It’s boring old February when nothing much happens and thoughts are turning to spring. And to make things worse, 2024 is a leap year and that means February gets an extra boring day, unless, ladies, you make it more interesting by proposing to your boyfriend. Or you could visit the following attractions.
Come to the fair
The Rotterdam Art Fair kicks off on the first of the month and unless you have the stamina of a camel you will not be able to take in all it has to offer in four short days. Meet the new talent in Prospects, gape at the outside installations and wonder at the use of materials in Artistic Matter. One artist, Tomáš Libertíny, even makes the bees do the creating for him. February 1-4. Website
Take a gander at the dodo
The Mauritshuis in The Hague presents an exhibition of the colourful works of Roelant Savery (1576 – 1639), a Flemish painter who worked for over a decade at the Prague court. Savery was a much-lauded painter of plants and animals, as well as landscapes.
The court boasted a big collection of animals, live and stuffed, among them a dodo, which became a favourite subject. Savery not only helped build a faithful record of newly discovered species, he also recorded the lives of people in different communities, such as Bohemian farmers dancing and Jewish gatherings in synagogues. From February 8. Website
Have a laugh with Hals
February is also the month when Frans Hals madness will hit the museum souvenir shops and lots of people will be grumbling about not being able to get tickets. The Rijksmuseum in Amsterdam has selected 50 key paintings by Hals, including the Laughing Cavalier, from the Wallace Collection in London, and Malle Babbe, who travelled to Amsterdam from the Gemälde Galerie in Berlin.
The focus of the exhibition is on Hals’s loose, impressionistic style which puts him, as the title of the exhibition suggests, “far ahead of his time”. Until June 9. Website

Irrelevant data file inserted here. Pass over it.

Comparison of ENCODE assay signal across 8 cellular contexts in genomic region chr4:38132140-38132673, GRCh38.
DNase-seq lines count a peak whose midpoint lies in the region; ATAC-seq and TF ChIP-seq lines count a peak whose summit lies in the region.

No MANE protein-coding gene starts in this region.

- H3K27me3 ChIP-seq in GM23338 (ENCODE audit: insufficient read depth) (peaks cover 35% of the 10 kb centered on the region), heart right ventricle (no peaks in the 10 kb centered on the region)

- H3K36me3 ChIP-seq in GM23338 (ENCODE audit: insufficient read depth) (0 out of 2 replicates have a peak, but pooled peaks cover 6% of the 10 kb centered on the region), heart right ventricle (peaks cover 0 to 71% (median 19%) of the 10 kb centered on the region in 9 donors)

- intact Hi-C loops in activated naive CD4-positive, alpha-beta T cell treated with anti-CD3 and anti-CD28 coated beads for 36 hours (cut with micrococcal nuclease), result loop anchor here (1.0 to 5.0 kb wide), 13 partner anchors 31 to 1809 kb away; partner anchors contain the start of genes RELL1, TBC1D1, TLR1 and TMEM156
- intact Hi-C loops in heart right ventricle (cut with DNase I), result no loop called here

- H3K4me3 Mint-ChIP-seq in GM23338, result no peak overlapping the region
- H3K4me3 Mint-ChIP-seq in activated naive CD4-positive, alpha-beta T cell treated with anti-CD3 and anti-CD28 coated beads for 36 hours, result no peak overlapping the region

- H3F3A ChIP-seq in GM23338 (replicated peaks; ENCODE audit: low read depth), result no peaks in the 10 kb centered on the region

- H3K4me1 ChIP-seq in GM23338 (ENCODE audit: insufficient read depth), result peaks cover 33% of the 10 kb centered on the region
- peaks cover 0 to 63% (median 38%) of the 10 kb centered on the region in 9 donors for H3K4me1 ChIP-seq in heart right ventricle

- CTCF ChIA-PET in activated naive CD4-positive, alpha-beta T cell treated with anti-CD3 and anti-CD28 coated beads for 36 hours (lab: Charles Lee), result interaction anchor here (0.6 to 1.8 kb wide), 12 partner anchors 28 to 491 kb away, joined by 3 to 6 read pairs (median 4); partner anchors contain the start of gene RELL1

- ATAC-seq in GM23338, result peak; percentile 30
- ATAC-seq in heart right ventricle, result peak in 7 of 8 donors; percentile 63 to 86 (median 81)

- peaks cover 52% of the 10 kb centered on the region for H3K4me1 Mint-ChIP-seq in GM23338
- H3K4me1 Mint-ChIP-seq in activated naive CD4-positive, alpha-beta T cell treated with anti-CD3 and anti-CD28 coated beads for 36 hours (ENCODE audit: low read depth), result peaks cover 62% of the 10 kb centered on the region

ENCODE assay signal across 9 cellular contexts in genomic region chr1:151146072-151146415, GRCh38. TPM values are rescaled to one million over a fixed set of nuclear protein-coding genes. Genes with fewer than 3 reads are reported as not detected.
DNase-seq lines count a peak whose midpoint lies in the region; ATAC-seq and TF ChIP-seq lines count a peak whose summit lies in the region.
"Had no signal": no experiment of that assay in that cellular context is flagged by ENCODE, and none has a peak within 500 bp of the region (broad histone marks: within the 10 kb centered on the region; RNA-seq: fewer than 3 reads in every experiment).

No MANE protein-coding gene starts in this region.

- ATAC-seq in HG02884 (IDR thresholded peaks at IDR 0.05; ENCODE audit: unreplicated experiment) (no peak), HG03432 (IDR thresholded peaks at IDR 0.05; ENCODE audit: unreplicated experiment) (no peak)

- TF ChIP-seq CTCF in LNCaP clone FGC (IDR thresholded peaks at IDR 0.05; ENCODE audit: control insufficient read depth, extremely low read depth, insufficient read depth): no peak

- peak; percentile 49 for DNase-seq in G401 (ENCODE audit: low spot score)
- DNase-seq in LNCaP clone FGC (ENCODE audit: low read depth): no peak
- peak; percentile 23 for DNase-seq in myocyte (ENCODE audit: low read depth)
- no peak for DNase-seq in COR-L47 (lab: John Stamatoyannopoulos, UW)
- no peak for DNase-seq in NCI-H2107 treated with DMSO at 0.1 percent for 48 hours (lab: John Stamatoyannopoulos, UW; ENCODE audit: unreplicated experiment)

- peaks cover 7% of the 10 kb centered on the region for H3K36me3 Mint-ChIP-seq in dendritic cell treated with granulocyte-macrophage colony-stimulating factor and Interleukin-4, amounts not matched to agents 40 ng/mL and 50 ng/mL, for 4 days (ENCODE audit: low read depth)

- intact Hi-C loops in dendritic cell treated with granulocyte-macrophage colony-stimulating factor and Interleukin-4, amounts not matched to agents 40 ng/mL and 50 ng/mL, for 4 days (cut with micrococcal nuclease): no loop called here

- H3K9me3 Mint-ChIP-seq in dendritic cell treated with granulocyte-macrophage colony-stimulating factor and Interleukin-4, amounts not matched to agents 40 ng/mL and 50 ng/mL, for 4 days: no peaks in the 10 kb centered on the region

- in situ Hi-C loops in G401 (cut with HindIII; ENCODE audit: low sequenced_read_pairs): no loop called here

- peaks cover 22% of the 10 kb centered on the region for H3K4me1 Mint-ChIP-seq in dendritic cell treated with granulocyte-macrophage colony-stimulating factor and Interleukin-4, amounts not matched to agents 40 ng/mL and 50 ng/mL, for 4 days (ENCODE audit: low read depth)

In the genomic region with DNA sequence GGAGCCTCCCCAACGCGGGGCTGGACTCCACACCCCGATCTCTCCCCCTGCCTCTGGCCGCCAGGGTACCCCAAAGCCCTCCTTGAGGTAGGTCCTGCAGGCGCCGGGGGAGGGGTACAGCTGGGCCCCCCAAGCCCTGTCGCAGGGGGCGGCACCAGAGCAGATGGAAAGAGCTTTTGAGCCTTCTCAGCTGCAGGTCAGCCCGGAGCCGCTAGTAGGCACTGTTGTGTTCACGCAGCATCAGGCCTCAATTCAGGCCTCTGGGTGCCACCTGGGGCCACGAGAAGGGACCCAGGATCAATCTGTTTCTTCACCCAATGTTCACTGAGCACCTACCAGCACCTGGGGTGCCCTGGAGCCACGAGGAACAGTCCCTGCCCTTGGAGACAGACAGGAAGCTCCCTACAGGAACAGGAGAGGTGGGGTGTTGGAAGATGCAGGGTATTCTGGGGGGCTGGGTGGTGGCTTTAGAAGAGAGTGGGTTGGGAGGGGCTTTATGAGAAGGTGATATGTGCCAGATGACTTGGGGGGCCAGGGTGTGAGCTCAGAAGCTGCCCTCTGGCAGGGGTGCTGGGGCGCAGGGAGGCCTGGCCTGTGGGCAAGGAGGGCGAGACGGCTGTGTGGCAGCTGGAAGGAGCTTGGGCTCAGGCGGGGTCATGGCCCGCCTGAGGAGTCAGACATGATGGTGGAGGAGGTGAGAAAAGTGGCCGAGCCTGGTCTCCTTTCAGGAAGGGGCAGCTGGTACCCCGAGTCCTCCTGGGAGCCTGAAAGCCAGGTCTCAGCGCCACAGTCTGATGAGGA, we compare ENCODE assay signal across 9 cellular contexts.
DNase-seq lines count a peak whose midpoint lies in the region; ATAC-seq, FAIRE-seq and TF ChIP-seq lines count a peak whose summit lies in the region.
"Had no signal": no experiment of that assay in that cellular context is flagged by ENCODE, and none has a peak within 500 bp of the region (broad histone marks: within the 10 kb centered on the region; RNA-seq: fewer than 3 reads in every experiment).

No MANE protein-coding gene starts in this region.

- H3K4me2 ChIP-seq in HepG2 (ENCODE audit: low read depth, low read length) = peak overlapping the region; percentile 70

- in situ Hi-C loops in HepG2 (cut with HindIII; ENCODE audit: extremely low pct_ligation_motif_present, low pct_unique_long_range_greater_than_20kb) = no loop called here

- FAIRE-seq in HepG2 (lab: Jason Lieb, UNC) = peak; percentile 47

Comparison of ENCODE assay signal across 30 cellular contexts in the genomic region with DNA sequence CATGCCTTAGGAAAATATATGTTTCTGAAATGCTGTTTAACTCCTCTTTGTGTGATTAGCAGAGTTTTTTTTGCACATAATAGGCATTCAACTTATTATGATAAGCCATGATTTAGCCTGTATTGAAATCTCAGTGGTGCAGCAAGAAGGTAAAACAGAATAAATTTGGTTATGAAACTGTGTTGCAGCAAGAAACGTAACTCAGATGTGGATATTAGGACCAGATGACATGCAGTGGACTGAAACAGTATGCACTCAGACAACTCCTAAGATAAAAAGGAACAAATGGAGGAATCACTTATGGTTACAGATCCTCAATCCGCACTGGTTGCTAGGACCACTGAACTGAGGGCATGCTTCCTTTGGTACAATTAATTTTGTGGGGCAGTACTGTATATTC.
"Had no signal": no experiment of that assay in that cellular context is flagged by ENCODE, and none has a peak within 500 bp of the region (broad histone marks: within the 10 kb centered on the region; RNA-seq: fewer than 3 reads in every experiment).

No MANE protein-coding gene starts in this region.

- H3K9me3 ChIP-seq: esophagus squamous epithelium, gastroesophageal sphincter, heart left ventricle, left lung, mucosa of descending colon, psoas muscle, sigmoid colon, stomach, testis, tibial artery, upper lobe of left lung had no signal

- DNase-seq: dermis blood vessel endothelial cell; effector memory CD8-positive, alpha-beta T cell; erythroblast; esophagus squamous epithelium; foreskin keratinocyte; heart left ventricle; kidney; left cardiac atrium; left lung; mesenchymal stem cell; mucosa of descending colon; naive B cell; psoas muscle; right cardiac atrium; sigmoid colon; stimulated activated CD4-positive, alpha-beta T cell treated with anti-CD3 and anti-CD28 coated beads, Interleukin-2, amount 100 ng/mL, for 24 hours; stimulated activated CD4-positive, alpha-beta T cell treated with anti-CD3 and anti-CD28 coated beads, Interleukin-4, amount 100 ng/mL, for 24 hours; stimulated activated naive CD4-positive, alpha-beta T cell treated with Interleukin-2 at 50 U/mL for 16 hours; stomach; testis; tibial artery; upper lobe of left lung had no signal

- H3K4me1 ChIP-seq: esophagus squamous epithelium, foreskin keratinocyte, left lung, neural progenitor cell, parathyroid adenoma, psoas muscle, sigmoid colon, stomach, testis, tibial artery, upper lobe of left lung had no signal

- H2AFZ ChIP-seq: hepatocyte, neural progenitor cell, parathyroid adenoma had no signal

Come face to face with the mummies
There is still time to visit the mummy portraits at the Allard Pierson Museum in Amsterdam. The museum has brought together 38 of the 1100 portraits still in existence from collections across the world.
Because of the colourful and seemingly not idealised depictions of the dead, the makers of the 2000-year-old portriats are considered the earliest realist portrait painters. Oog in oog (face to face) is on until February 25. Website
Say Alaaf at the Carnaval
February is your chance to dress up, see the parades and drink yourself silly along with half the populations of the provinces “below the rivers”.
Limburg and Brabant are the go-to provinces for traditional Carnaval celebrations while up north the festivities are usually a bit of a damp squib, very often quite literally as the weather may not cooperate. A bit of rain doesn’t bother die-hard Carnaval fans, however. February 11, 12, 13 and best take Wednesday off as well. Website
See and (don’t) believe at the Teylers
The Teylersmuseum in Haarlem steps into the world of virtual reality and the confusion that goes with it. Its root, the museum shows, date back to the 19th century. From smoke and mirrors to high-tech flummery, The Big Illusion – 200 years of virtual reality shows the fascination of people with illusion has not changed, and neither has their capacity for being taken in by it. From February 17. Website